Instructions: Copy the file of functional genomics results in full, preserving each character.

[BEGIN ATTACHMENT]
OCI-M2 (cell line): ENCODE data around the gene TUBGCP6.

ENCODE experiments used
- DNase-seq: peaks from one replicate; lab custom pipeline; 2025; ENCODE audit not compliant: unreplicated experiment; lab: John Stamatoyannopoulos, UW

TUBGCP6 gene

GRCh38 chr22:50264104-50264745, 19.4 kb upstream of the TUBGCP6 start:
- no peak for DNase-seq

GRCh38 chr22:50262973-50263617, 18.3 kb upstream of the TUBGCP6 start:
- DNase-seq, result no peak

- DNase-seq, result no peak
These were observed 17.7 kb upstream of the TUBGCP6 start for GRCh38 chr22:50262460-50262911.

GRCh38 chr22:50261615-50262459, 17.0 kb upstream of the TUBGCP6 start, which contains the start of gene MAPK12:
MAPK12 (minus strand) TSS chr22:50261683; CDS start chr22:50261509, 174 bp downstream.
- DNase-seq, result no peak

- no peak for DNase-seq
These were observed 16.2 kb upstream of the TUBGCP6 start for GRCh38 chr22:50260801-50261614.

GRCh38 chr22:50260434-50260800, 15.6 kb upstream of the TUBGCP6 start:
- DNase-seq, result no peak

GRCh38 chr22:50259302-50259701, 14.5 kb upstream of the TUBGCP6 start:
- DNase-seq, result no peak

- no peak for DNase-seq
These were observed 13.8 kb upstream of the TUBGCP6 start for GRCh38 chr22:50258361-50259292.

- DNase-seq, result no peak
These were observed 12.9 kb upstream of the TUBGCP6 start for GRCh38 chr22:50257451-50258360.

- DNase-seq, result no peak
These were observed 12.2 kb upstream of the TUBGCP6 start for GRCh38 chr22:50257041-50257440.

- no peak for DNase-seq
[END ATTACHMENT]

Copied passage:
OCI-M2 (cell line): ENCODE data around the gene TUBGCP6.

ENCODE experiments used
- DNase-seq: peaks from one replicate; lab custom pipeline; 2025; ENCODE audit not compliant: unreplicated experiment; lab: John Stamatoyannopoulos, UW

TUBGCP6 gene

GRCh38 chr22:50264104-50264745, 19.4 kb upstream of the TUBGCP6 start:
- no peak for DNase-seq

GRCh38 chr22:50262973-50263617, 18.3 kb upstream of the TUBGCP6 start:
- DNase-seq, result no peak

- DNase-seq, result no peak
These were observed 17.7 kb upstream of the TUBGCP6 start for GRCh38 chr22:50262460-50262911.

GRCh38 chr22:50261615-50262459, 17.0 kb upstream of the TUBGCP6 start, which contains the start of gene MAPK12:
MAPK12 (minus strand) TSS chr22:50261683; CDS start chr22:50261509, 174 bp downstream.
- DNase-seq, result no peak

- no peak for DNase-seq
These were observed 16.2 kb upstream of the TUBGCP6 start for GRCh38 chr22:50260801-50261614.

GRCh38 chr22:50260434-50260800, 15.6 kb upstream of the TUBGCP6 start:
- DNase-seq, result no peak

GRCh38 chr22:50259302-50259701, 14.5 kb upstream of the TUBGCP6 start:
- DNase-seq, result no peak

- no peak for DNase-seq
These were observed 13.8 kb upstream of the TUBGCP6 start for GRCh38 chr22:50258361-50259292.

- DNase-seq, result no peak
These were observed 12.9 kb upstream of the TUBGCP6 start for GRCh38 chr22:50257451-50258360.

- DNase-seq, result no peak
These were observed 12.2 kb upstream of the TUBGCP6 start for GRCh38 chr22:50257041-50257440.

- no peak for DNase-seq